Spectacular 'Snow Moon' set to light up skies across the UK tonight

15 February 2022, 17:16

As long a visibility is clear, you should be able to get a good look at the Snow Moon
As long a visibility is clear, you should be able to get a good look at the Snow Moon. Picture: Getty
Alice Dear

By Alice Dear

What is a Snow Moon, when can I see it and where does the name come from?

Listen to this article

Loading audio...

A 'Snow Moon' is set to light up the skies across the UK this evening (16th February).

Experts estimate that you'll be able to see the spectacular moon from 4:56pm, however, weather conditions could affect visibility in some areas.

While it may have been given another name, the 'Snow Moon' is in fact just the February full moon.

'Snow Moon' is the title the full moon of the second month of the year has acquired due to the cold and frosty temperatures expected at this time of year.

The full moon will occur on February 16 at around 4:56pm
The full moon will occur on February 16 at around 4:56pm. Picture: Getty

A full moon occurs roughly every 29.5 days, which is how long it takes the moon to go through one whole lunar phase cycle.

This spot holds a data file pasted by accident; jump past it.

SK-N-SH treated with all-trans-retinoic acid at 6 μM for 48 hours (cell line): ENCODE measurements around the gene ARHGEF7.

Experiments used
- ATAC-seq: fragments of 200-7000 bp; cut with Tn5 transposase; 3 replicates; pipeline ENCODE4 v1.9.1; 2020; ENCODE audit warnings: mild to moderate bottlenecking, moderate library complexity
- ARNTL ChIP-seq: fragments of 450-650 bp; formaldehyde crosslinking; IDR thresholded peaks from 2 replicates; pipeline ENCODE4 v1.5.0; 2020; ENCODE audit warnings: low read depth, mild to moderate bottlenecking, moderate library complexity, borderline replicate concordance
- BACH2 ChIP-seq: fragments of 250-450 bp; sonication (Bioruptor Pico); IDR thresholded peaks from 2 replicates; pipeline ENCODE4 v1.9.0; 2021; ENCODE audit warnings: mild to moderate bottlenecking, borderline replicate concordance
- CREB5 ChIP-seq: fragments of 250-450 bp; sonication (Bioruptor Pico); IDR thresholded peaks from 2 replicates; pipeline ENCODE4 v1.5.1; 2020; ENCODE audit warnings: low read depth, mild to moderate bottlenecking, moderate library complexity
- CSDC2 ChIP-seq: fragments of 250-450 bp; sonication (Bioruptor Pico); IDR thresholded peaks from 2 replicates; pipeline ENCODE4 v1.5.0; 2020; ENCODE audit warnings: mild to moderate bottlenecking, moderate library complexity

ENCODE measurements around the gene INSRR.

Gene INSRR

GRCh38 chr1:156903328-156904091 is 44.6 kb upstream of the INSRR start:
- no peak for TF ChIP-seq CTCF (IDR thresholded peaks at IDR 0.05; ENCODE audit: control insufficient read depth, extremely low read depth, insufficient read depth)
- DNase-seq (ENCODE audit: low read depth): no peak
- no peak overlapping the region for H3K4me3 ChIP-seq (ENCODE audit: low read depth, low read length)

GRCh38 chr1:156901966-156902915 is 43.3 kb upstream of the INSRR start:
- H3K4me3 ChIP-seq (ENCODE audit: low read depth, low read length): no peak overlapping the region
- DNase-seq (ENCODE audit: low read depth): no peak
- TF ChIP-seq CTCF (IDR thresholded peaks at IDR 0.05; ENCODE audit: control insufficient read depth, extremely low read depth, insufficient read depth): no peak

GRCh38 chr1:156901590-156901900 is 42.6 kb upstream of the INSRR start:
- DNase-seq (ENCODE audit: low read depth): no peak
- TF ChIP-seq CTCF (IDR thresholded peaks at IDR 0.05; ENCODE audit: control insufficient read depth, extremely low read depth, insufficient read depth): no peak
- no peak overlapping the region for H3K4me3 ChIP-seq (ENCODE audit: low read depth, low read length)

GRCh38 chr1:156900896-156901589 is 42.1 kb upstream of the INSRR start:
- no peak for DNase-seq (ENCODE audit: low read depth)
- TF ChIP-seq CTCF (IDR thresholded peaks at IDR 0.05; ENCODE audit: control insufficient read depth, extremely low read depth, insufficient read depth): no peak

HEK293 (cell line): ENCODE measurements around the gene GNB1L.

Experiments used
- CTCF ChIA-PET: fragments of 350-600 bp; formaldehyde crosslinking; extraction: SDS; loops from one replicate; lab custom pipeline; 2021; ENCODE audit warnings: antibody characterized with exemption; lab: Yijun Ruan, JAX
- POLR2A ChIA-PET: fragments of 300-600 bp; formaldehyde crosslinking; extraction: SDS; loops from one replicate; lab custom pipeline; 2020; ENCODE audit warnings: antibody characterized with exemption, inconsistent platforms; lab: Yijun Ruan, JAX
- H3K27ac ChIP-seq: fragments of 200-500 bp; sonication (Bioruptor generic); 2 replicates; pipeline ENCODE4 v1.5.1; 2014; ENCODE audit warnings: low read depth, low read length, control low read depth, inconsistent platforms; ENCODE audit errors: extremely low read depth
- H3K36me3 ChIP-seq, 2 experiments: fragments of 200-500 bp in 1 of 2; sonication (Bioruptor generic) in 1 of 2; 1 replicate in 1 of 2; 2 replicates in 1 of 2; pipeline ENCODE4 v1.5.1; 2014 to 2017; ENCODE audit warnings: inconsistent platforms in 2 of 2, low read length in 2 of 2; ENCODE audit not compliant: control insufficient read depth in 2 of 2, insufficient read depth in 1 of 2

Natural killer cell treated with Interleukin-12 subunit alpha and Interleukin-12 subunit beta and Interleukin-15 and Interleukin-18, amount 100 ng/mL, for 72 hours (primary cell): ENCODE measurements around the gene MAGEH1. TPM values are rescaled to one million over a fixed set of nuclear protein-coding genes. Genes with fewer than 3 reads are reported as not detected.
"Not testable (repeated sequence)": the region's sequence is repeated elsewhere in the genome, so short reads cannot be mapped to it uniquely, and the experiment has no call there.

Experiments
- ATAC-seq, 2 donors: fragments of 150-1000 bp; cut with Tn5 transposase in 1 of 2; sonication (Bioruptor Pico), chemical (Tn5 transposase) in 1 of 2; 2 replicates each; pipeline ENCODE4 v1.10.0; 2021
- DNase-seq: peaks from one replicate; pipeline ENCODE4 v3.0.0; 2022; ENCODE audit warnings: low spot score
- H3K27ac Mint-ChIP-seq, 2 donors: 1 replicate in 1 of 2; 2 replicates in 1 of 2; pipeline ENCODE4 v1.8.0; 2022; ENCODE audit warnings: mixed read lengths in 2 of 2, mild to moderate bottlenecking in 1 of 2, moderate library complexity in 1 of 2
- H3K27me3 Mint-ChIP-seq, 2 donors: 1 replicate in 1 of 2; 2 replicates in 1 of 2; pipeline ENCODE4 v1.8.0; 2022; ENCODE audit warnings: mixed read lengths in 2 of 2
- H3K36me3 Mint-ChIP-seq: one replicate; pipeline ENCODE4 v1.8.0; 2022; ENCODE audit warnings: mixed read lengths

The full moons throughout the year are all known by different names, all depending on the season.

The next one will fall on March 18 and was named the 'Worm Moon' by Native Americans who would see worm trails appear in the newly thawed ground at this time of year.

A full moon occurs roughly every 29.5 days, which is how long it takes the moon to go through one whole lunar phase cycle
A full moon occurs roughly every 29.5 days, which is how long it takes the moon to go through one whole lunar phase cycle. Picture: Getty

This month's full moon, the 'Snow Moon', is also known as Storm Moon and Hunger Moon.

Regarding the names of each of the full moons, Royal Museums Greenwich explain on their website: "Over time, different cultures have given names to full moons across the lunar calendar.

"Many of the Moon’s nicknames have come to us from Native American culture because for their way of life, the cycles of the lunar phases were just as important a method of timekeeping as the longer solar cycle of the year (from which the modern Gregorian calendar is derived)."

They add: "The number of Moon names differs slightly from tribe to tribe, but many assign either 12 or 13 full moons to the year. These names were then adopted by the Colonial Americans and have entered popular culture; below you can see a few alternatives alongside the most popular names for each month's full moon."